There Can Be No “Clean Slate” for Trump

We are not going to forget everything Donald Trump has said and done now that he is elected president.

American president Barack Obama meets his successor, Donald Trump, in the Oval Office of the White House in Washington DC, November 10
American president Barack Obama meets his successor, Donald Trump, in the Oval Office of the White House in Washington DC, November 10 (White House/Pete Souza)

Now that Donald Trump has been elected president of the United States, there will be a tendency to normalize him. Blame a combination of status quo bias and a continued refusal to take the man at his word.

There have already been calls for a “clean slate” and to keep an “open mind” as well as predictions that Trump will finally “pivot”, by which is meant: stop behaving so atrociously.

Remember how Trump similarly “pivoted” after winning the Republican presidential nomination in July?

Neither do I. Because it didn’t happen.

This is not a game

Trump has never shown a will, much less the capacity, for self-improvement. He didn’t read up on policy. He didn’t moderate his rhetoric. He didn’t unite Republicans. He didn’t unite the country.

Instead, whenever he was challenged; whenever he dropped in the polls or suffered a particularly rough media cycle (which happened a lot), Trump doubled down on his simplistic and unachievable policies. He dialed up the oratory and divided his party and the country.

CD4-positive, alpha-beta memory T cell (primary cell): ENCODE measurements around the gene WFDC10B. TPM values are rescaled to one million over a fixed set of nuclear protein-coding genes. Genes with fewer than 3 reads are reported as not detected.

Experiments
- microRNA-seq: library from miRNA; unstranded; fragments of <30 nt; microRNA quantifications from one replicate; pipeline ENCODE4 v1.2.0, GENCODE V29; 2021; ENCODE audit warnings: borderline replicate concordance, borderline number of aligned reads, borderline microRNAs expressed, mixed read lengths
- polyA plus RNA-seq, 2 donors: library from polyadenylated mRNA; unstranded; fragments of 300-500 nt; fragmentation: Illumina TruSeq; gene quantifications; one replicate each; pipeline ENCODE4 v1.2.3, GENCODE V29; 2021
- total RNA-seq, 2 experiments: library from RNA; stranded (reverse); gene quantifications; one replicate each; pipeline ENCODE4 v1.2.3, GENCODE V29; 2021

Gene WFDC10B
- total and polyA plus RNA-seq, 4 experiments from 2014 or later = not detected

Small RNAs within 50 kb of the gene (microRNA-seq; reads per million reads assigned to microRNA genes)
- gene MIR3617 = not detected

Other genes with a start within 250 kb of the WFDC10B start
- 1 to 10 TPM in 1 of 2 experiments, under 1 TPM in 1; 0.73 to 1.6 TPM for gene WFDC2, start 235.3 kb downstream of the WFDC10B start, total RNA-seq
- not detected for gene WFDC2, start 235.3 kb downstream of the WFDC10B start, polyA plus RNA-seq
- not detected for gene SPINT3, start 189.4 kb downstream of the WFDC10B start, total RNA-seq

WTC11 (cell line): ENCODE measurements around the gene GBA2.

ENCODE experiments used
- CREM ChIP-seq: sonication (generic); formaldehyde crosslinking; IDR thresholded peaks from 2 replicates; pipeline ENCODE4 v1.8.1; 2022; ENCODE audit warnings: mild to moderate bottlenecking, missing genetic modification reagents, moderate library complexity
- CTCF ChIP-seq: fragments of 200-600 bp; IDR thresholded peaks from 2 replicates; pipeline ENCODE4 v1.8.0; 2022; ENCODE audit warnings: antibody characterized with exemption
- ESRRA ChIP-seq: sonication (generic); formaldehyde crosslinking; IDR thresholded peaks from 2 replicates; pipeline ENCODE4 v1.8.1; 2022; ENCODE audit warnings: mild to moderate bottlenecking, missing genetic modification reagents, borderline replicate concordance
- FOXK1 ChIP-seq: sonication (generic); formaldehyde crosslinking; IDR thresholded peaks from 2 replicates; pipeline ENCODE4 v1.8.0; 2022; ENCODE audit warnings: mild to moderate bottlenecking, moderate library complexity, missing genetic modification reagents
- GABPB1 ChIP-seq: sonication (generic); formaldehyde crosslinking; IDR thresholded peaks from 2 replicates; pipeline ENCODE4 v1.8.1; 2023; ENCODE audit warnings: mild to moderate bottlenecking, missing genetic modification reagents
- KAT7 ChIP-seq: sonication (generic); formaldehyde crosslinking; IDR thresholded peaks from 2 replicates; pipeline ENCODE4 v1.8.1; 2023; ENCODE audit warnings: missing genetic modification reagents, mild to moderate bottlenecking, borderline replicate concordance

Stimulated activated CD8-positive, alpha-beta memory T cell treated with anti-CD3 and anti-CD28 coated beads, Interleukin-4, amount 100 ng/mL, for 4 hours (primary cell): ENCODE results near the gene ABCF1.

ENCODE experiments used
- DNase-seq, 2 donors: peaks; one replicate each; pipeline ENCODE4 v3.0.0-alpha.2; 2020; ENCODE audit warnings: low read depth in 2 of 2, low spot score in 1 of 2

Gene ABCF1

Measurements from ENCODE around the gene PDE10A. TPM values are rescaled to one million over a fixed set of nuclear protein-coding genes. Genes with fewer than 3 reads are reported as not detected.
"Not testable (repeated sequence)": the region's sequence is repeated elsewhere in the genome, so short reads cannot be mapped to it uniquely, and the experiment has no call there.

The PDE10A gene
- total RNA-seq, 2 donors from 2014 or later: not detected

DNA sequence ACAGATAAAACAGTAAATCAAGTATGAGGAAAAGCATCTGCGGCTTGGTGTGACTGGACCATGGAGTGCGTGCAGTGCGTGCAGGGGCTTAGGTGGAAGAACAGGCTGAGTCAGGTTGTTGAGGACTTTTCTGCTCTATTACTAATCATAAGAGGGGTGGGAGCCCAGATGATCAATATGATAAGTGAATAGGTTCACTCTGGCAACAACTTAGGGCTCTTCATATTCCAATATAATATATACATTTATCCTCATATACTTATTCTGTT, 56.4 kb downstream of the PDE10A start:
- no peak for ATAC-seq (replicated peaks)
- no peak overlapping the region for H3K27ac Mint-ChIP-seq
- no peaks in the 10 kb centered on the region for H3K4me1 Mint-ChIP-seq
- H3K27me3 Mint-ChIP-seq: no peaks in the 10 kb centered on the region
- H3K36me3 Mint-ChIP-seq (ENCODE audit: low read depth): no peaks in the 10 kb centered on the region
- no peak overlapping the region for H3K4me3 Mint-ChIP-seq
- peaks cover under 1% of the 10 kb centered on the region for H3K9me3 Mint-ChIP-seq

There can be no “clean slate” after this. Campaigning for president is not a game. It was one thing for a Mitt Romney advisor to suggest four years ago that they could do an “etch a sketch” after the primaries and present their candidate fresh to the general electorate. It’s another to ask us to pretend the entire last seventeen months didn’t happen.

Especially when Trump, through the way he conducted his campaign, has done damage to the republic that may prove irreparable.

Damage

He undermined the Republican Party and its gatekeepers by humiliating officials who opposed him and refusing to play by their rules.

He undermined the public’s faith in the integrity of the election by insisting repeatedly, without any basis in fact whatsoever, that the vote would be rigged.

He undermined Americans’ confidence in the independence of the judiciary by alleging that judges in the many trials against him — from discrimination lawsuits to a case accusing his now-defunct Trump University of fraud — were biased against him. His most recent charge was that a federal judge whose parents were born in Mexico couldn’t possible be fair to him because of his heritage (implicitly acknowledging his own anti-Mexican prejudice).

And Trump further undermined Americans’ trust in the media by singling out critical journalists at his events and banning reporters from publications that had displeased him, neither of which a presidential candidate had ever done before.

It’s not on us to keep an “open mind” and give Trump one more chance. It’s up to him to prove himself and reverse some of the damage he’s done.